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School district bans students from wearing pajamas while doing online learning

Parents have mixed opinions.

SPRINGFIELD, Ill. — Some parents in Illinois are a bit perplexed by a rule for students doing remote learning.

The Springfield School District has a dress code for kids taking classes online. According to CBS affiliate WCIA, they can't wear pajamas.

Parents weren't too thrilled about that one, telling the TV station the district shouldn't have a say in what happens in their homes.

"I made the decision for my kids to be at home and I don’t really see how any district can come in and say what my kid can’t wear in my house," Elizabeth Ballinger told WCIA. "I don’t think they have any right to say what happens in my house. I think they have enough to worry about as opposed to what the kids are wearing. They need to make sure they’re getting educated.”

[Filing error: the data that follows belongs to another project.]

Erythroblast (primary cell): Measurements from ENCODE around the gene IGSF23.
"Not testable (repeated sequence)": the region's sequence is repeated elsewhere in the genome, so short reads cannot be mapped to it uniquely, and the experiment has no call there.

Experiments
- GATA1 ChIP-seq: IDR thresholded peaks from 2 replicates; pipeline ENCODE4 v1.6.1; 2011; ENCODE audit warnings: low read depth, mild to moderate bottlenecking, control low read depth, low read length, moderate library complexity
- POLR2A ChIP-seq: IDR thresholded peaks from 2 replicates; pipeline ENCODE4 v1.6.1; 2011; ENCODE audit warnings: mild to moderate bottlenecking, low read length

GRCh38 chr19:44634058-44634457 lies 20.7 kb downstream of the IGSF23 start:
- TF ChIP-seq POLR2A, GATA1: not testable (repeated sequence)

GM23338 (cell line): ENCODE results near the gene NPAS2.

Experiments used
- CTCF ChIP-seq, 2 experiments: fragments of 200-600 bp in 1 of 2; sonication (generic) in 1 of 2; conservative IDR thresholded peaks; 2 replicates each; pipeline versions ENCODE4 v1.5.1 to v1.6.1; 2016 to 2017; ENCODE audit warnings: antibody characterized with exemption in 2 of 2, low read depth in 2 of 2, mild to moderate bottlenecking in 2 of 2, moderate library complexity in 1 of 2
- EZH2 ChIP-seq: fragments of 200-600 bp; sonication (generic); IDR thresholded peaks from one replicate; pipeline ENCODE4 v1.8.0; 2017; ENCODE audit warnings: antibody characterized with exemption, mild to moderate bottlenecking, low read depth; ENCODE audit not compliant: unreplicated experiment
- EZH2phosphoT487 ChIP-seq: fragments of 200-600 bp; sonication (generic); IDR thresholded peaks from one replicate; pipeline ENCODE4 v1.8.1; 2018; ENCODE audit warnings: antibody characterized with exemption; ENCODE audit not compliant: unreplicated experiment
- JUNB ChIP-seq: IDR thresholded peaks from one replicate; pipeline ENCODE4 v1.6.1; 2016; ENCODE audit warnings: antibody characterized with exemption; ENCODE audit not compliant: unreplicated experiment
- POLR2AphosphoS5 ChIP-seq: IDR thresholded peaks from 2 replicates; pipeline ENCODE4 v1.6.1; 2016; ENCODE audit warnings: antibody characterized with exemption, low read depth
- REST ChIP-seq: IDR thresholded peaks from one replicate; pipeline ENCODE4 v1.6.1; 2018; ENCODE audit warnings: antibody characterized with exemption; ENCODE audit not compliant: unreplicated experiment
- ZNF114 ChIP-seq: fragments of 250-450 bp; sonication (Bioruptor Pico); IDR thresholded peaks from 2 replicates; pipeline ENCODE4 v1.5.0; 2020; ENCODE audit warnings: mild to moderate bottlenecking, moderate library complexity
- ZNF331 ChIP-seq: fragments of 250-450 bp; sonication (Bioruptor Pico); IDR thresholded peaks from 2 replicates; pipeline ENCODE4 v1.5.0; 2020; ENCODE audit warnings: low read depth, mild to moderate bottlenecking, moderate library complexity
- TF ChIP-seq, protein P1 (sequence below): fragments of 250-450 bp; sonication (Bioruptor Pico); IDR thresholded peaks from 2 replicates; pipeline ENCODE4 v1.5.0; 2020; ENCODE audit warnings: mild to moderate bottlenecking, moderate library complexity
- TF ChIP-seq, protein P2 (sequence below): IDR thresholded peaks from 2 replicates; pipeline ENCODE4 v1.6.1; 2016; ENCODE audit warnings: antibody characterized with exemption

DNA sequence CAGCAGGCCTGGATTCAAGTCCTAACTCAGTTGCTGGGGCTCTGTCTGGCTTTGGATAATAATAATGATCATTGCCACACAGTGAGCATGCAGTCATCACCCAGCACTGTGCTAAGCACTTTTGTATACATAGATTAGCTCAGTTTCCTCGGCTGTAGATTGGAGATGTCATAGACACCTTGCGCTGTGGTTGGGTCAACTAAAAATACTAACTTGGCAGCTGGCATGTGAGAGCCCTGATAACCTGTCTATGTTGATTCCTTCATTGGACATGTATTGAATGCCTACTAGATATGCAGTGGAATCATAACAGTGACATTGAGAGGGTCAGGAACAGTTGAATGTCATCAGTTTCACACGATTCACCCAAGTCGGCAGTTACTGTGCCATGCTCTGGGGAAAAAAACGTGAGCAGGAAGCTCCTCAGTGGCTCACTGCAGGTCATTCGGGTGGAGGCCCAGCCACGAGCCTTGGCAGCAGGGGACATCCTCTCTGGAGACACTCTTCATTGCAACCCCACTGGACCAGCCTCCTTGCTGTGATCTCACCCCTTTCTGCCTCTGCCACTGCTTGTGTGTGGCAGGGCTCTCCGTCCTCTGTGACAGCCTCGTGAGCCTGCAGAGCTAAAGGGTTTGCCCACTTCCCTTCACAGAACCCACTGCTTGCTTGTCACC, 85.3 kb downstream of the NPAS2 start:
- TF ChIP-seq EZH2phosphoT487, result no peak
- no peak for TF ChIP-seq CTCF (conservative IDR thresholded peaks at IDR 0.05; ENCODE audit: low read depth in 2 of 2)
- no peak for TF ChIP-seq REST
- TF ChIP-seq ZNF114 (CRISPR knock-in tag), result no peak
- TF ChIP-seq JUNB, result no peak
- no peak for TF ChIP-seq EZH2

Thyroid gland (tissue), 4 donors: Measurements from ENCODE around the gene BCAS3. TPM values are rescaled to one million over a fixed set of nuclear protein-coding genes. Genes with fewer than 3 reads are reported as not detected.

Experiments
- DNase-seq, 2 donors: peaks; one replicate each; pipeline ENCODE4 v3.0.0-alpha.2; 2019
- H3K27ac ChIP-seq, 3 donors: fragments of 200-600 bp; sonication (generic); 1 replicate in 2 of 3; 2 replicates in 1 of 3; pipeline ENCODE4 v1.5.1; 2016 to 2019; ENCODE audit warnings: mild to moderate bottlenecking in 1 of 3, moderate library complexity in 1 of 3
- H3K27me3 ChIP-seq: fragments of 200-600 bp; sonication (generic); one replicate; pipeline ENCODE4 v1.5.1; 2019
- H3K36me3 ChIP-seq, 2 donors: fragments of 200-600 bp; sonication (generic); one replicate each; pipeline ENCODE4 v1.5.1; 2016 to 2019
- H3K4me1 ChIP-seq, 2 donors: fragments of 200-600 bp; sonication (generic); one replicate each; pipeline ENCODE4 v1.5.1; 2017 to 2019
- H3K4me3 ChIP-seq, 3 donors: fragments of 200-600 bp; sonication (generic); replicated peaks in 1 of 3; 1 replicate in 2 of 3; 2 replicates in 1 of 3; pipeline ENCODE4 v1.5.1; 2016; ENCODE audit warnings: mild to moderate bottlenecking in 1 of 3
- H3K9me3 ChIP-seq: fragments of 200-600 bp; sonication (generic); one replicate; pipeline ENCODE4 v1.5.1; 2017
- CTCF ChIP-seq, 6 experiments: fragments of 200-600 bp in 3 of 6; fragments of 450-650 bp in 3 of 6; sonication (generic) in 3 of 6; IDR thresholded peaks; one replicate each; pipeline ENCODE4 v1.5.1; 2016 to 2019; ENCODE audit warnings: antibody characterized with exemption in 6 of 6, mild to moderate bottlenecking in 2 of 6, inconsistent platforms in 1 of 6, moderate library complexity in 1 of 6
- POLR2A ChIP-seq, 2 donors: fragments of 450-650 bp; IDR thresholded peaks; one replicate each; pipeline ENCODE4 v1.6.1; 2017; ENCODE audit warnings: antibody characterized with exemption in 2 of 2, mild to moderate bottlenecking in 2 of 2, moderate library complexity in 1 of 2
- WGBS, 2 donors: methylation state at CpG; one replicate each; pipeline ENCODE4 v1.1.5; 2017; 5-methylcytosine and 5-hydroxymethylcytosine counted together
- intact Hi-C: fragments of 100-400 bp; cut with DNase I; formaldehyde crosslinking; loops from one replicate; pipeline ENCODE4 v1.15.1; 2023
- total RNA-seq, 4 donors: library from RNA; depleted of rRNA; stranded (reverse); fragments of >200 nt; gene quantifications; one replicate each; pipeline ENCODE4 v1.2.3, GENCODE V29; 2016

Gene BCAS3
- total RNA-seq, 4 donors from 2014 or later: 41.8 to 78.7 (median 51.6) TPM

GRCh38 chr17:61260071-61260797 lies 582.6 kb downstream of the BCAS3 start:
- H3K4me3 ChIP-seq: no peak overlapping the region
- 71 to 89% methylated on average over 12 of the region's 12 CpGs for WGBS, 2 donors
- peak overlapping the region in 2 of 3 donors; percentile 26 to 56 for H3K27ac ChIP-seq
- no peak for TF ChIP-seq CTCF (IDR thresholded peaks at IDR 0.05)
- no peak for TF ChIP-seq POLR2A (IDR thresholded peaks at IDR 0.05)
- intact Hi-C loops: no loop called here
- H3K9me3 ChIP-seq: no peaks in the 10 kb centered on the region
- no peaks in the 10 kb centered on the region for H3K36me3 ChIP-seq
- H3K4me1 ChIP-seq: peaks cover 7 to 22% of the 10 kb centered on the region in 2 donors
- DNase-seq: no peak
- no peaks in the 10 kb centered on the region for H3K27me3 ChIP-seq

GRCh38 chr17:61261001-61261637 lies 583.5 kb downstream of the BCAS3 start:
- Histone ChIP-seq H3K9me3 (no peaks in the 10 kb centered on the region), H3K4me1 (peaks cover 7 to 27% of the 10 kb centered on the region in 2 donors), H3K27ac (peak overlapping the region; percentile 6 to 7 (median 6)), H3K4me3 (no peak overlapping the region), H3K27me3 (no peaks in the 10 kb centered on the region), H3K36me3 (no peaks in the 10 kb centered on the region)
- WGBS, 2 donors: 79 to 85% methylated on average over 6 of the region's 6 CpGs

RELATED: Hillsborough County schools will start the first 4 weeks with e-learning

Other parents, however, defended the decision online. They argued it made sense for students to demonstrate respect by showing up looking ready for class.

News radio station WMAY described the pajama policy as an extension of the district's preexisting rules which prevented students from wearing PJ pants to in-person classes. The radio station said students also won't be allowed to do remote learning from the comforts of their beds.

For his part, the local education association president told the CBS station, "the whole pajama thing is really at the bottom of our priority scale..."

In a statement to WCIA, the school district said in part that the policy would be addressed on an individual basis through restorative and discipline options outlined in its handbook.

"Generally speaking, there are no definitive one-to-one consequences outlined in our handbook for any disciplinary reason," the district wrote. "Incidents of misconduct and subsequent consequences are treated on an individual basis.”

RELATED: Florida teachers' union: State 'rushing' campus reopenings is an 'experiment on kids and staff'

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